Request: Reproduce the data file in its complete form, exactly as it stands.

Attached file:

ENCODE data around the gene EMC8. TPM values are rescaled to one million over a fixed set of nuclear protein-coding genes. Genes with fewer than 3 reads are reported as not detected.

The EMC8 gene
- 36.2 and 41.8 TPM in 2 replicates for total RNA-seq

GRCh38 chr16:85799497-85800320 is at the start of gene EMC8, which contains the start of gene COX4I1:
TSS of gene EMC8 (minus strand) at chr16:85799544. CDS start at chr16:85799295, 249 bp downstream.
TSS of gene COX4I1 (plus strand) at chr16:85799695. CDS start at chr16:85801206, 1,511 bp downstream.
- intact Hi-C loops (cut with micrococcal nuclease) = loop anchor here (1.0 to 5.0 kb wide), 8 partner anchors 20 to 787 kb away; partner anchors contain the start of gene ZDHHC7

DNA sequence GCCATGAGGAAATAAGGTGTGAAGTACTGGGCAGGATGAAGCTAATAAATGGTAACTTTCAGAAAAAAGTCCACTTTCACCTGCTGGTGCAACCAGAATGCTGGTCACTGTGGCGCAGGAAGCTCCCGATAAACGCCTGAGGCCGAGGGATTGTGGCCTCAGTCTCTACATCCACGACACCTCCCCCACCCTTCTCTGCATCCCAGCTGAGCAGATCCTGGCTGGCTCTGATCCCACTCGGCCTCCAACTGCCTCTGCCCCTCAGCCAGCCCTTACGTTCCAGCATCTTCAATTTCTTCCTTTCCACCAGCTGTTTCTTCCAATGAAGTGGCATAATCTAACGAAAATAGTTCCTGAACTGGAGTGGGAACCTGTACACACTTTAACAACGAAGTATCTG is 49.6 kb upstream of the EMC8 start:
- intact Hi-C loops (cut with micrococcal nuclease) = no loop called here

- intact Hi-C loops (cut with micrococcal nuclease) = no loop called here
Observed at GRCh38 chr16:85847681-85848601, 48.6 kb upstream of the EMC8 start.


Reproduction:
ENCODE data around the gene EMC8. TPM values are rescaled to one million over a fixed set of nuclear protein-coding genes. Genes with fewer than 3 reads are reported as not detected.

The EMC8 gene
- 36.2 and 41.8 TPM in 2 replicates for total RNA-seq

GRCh38 chr16:85799497-85800320 is at the start of gene EMC8, which contains the start of gene COX4I1:
TSS of gene EMC8 (minus strand) at chr16:85799544. CDS start at chr16:85799295, 249 bp downstream.
TSS of gene COX4I1 (plus strand) at chr16:85799695. CDS start at chr16:85801206, 1,511 bp downstream.
- intact Hi-C loops (cut with micrococcal nuclease) = loop anchor here (1.0 to 5.0 kb wide), 8 partner anchors 20 to 787 kb away; partner anchors contain the start of gene ZDHHC7

DNA sequence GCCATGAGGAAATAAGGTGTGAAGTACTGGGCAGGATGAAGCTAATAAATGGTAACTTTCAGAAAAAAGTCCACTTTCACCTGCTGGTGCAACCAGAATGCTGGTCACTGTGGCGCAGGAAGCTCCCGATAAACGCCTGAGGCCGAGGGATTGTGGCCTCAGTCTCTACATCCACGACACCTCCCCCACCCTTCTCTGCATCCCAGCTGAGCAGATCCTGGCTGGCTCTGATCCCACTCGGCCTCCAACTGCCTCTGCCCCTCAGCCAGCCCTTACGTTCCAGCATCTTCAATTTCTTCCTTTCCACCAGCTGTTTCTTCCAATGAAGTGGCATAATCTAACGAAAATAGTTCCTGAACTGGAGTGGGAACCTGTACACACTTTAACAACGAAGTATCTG is 49.6 kb upstream of the EMC8 start:
- intact Hi-C loops (cut with micrococcal nuclease) = no loop called here

- intact Hi-C loops (cut with micrococcal nuclease) = no loop called here
Observed at GRCh38 chr16:85847681-85848601, 48.6 kb upstream of the EMC8 start.